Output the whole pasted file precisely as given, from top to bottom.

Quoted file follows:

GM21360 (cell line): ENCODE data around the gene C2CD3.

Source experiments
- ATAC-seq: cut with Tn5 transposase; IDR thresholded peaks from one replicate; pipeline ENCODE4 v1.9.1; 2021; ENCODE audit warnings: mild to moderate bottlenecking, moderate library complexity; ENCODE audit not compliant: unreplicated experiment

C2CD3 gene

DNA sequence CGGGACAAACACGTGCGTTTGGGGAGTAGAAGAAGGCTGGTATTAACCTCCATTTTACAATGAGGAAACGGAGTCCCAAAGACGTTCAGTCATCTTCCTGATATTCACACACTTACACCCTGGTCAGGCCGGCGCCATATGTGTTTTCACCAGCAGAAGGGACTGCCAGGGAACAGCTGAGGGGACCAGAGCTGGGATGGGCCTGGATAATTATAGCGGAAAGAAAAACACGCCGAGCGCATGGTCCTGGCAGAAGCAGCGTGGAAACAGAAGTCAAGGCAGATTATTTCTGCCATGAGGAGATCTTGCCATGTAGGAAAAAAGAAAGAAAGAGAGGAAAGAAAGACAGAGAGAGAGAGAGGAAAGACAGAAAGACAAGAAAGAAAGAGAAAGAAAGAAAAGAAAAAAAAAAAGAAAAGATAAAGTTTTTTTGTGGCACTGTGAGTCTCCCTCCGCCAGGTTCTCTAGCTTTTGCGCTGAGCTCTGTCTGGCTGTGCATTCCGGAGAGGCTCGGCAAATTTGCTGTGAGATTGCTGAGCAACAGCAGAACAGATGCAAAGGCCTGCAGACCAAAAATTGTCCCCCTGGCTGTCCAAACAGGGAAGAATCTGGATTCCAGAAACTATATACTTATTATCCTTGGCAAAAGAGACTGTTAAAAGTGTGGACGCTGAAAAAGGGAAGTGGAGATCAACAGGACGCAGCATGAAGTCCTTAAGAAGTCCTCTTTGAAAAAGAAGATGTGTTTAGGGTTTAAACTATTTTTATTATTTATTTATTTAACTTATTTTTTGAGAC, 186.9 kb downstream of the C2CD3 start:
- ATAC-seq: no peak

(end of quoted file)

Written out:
GM21360 (cell line): ENCODE data around the gene C2CD3.

Source experiments
- ATAC-seq: cut with Tn5 transposase; IDR thresholded peaks from one replicate; pipeline ENCODE4 v1.9.1; 2021; ENCODE audit warnings: mild to moderate bottlenecking, moderate library complexity; ENCODE audit not compliant: unreplicated experiment

C2CD3 gene

DNA sequence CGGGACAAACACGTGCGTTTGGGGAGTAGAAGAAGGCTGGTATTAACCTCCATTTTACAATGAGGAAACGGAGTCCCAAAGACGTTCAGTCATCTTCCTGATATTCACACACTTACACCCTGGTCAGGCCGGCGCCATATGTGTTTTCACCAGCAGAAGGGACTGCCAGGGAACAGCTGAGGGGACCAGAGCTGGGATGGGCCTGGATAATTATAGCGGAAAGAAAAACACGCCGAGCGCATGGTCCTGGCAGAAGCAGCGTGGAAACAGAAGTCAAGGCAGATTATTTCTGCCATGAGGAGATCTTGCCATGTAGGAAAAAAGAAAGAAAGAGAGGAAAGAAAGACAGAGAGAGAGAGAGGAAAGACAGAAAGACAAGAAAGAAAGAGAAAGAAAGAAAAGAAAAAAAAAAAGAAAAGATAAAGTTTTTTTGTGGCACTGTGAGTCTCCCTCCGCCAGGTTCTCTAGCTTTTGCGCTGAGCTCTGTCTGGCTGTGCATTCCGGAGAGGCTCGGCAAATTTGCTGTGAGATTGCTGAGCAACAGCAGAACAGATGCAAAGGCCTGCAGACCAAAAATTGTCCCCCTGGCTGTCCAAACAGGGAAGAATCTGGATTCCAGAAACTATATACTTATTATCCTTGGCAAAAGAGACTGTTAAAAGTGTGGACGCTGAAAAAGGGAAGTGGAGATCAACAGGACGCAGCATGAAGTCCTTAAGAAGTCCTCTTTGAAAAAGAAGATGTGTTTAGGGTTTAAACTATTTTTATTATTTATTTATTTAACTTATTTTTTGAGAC, 186.9 kb downstream of the C2CD3 start:
- ATAC-seq: no peak